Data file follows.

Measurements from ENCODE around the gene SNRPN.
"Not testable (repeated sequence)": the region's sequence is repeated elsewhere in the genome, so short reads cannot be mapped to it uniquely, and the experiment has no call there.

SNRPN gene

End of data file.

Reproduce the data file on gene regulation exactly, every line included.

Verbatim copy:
Measurements from ENCODE around the gene SNRPN.
"Not testable (repeated sequence)": the region's sequence is repeated elsewhere in the genome, so short reads cannot be mapped to it uniquely, and the experiment has no call there.

SNRPN gene